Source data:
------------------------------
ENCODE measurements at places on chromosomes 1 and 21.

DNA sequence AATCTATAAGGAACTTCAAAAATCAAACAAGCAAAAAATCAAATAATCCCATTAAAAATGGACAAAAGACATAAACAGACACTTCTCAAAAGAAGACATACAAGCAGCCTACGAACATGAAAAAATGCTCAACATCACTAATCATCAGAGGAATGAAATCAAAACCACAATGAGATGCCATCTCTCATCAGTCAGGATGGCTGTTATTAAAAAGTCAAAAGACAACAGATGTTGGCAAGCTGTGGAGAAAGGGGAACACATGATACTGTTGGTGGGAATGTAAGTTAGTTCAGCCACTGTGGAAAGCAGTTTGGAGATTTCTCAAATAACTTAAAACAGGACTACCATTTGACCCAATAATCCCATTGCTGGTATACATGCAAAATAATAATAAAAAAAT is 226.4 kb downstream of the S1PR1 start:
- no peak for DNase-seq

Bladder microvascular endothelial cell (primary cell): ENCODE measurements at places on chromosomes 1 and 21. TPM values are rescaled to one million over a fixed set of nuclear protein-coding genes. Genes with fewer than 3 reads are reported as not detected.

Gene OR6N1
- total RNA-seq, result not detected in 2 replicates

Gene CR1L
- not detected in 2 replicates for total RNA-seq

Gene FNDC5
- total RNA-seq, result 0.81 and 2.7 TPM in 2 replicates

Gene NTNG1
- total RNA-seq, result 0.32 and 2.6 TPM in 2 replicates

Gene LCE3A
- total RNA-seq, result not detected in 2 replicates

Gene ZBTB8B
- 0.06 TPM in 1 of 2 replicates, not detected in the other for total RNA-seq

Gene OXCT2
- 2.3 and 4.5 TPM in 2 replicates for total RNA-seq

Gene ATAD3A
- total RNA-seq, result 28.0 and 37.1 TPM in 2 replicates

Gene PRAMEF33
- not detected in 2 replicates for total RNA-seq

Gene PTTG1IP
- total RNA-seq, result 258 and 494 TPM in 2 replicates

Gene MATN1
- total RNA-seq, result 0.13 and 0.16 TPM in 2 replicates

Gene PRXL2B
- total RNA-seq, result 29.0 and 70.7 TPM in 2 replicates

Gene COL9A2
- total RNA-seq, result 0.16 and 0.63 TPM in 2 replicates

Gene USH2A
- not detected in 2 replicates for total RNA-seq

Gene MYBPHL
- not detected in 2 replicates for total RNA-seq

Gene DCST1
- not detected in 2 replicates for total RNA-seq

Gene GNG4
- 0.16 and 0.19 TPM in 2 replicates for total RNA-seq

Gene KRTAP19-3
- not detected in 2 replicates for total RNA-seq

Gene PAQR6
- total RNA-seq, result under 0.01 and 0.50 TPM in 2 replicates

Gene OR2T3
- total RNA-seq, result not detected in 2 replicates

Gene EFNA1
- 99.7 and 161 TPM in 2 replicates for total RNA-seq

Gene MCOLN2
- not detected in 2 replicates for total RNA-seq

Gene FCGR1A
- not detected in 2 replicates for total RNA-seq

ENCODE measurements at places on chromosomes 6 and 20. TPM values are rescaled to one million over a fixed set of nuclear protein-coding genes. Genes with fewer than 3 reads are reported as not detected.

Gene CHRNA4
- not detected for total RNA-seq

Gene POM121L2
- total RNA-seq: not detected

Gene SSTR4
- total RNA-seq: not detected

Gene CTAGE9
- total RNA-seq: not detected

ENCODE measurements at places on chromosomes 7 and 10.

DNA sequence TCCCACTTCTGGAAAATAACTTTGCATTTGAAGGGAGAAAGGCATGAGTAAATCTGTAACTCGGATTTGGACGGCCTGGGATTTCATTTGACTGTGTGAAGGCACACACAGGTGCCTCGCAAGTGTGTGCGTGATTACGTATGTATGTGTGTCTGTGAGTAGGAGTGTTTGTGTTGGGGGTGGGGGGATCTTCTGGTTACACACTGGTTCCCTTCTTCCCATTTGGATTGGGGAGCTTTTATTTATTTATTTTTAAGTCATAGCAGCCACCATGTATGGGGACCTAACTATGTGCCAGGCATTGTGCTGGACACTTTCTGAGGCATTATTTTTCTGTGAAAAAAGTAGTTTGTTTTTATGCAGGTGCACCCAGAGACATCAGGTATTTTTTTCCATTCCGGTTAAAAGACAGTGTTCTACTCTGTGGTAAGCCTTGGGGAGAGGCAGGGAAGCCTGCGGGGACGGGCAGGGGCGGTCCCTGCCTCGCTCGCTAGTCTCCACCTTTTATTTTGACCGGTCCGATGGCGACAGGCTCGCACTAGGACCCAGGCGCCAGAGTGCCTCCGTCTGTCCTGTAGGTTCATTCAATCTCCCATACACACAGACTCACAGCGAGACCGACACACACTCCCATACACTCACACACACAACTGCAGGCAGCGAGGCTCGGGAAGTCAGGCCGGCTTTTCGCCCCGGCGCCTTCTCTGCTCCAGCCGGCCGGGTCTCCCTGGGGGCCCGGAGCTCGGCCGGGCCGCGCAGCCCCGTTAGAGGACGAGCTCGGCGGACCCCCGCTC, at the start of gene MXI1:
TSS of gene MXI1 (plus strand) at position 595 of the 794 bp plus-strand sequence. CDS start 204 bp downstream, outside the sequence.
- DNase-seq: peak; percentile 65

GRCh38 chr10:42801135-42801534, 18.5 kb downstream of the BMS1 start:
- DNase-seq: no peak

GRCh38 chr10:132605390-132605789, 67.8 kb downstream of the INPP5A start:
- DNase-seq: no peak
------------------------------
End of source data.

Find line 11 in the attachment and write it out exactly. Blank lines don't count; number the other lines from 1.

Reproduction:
Gene NTNG1